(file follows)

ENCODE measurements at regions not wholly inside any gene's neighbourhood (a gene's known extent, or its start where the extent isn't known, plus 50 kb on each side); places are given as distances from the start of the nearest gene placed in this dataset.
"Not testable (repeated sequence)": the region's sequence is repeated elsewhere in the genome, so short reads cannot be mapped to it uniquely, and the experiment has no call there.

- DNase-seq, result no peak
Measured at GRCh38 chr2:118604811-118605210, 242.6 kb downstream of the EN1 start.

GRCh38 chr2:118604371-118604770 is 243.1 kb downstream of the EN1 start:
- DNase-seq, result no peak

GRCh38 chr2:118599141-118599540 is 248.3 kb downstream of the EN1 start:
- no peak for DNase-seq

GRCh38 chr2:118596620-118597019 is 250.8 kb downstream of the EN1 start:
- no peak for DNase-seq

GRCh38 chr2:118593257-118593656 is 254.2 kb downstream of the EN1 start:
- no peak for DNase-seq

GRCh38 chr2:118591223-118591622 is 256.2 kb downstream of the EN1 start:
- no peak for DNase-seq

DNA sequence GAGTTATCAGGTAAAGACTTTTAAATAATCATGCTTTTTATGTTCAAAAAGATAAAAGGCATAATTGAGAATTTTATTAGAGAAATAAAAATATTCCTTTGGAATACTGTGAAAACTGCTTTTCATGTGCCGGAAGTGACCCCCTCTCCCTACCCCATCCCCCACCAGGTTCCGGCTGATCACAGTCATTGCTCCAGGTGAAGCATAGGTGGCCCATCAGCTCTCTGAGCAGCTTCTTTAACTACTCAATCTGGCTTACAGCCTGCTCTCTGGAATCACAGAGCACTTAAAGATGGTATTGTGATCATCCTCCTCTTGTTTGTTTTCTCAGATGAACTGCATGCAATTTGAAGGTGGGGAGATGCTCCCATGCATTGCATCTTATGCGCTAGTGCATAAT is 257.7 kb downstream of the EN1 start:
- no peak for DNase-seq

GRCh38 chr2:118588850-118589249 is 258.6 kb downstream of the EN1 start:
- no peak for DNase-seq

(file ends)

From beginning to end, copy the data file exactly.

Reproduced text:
ENCODE measurements at regions not wholly inside any gene's neighbourhood (a gene's known extent, or its start where the extent isn't known, plus 50 kb on each side); places are given as distances from the start of the nearest gene placed in this dataset.
"Not testable (repeated sequence)": the region's sequence is repeated elsewhere in the genome, so short reads cannot be mapped to it uniquely, and the experiment has no call there.

- DNase-seq, result no peak
Measured at GRCh38 chr2:118604811-118605210, 242.6 kb downstream of the EN1 start.

GRCh38 chr2:118604371-118604770 is 243.1 kb downstream of the EN1 start:
- DNase-seq, result no peak

GRCh38 chr2:118599141-118599540 is 248.3 kb downstream of the EN1 start:
- no peak for DNase-seq

GRCh38 chr2:118596620-118597019 is 250.8 kb downstream of the EN1 start:
- no peak for DNase-seq

GRCh38 chr2:118593257-118593656 is 254.2 kb downstream of the EN1 start:
- no peak for DNase-seq

GRCh38 chr2:118591223-118591622 is 256.2 kb downstream of the EN1 start:
- no peak for DNase-seq

DNA sequence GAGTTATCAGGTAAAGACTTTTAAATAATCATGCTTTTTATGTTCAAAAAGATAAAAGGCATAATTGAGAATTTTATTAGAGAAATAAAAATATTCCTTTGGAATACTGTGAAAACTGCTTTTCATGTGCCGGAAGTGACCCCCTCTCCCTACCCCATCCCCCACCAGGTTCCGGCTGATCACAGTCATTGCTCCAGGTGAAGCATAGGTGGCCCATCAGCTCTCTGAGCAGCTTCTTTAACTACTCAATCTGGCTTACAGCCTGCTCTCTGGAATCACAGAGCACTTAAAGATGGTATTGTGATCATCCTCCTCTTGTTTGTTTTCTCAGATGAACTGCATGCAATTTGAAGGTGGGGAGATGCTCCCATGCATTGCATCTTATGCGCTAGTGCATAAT is 257.7 kb downstream of the EN1 start:
- no peak for DNase-seq

GRCh38 chr2:118588850-118589249 is 258.6 kb downstream of the EN1 start:
- no peak for DNase-seq